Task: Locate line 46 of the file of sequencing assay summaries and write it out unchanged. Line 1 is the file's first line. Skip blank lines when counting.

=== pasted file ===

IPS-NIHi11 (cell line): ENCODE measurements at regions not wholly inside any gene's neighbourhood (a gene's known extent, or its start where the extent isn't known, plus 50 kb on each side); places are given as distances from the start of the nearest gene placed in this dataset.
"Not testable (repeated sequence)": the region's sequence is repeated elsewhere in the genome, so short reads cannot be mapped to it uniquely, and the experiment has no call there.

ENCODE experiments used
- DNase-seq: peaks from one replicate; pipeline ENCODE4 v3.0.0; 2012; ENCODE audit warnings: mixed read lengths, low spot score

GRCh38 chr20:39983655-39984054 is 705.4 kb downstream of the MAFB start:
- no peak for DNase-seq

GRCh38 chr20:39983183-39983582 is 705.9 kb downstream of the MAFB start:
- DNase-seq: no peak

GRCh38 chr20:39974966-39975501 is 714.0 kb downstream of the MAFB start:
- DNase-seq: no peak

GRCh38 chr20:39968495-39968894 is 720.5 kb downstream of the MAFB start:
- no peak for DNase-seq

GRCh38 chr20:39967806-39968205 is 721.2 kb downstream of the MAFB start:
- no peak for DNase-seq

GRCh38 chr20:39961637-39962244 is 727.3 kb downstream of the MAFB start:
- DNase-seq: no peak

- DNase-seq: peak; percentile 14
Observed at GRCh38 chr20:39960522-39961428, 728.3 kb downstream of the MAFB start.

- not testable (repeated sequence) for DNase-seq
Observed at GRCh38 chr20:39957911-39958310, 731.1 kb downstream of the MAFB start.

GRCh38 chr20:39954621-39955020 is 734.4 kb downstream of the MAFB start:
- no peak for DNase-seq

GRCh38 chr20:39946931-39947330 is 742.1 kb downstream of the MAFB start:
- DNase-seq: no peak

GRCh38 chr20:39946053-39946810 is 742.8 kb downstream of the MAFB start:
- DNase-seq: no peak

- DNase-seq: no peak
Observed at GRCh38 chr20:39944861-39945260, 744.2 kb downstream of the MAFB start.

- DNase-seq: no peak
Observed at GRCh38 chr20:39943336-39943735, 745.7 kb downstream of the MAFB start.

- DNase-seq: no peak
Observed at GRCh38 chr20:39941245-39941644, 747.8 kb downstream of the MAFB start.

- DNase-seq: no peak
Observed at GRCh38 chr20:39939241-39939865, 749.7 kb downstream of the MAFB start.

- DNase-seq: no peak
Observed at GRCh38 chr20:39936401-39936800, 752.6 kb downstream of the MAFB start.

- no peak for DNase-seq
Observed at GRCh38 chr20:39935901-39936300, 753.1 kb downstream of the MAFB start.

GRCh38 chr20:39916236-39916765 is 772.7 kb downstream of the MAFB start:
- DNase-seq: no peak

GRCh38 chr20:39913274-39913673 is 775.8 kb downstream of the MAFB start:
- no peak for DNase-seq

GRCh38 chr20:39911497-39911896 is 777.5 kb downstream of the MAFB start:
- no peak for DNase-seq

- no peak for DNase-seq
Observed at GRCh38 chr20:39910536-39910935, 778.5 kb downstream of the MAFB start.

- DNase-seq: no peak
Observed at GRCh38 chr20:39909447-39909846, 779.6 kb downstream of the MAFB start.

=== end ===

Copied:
Observed at GRCh38 chr20:39910536-39910935, 778.5 kb downstream of the MAFB start.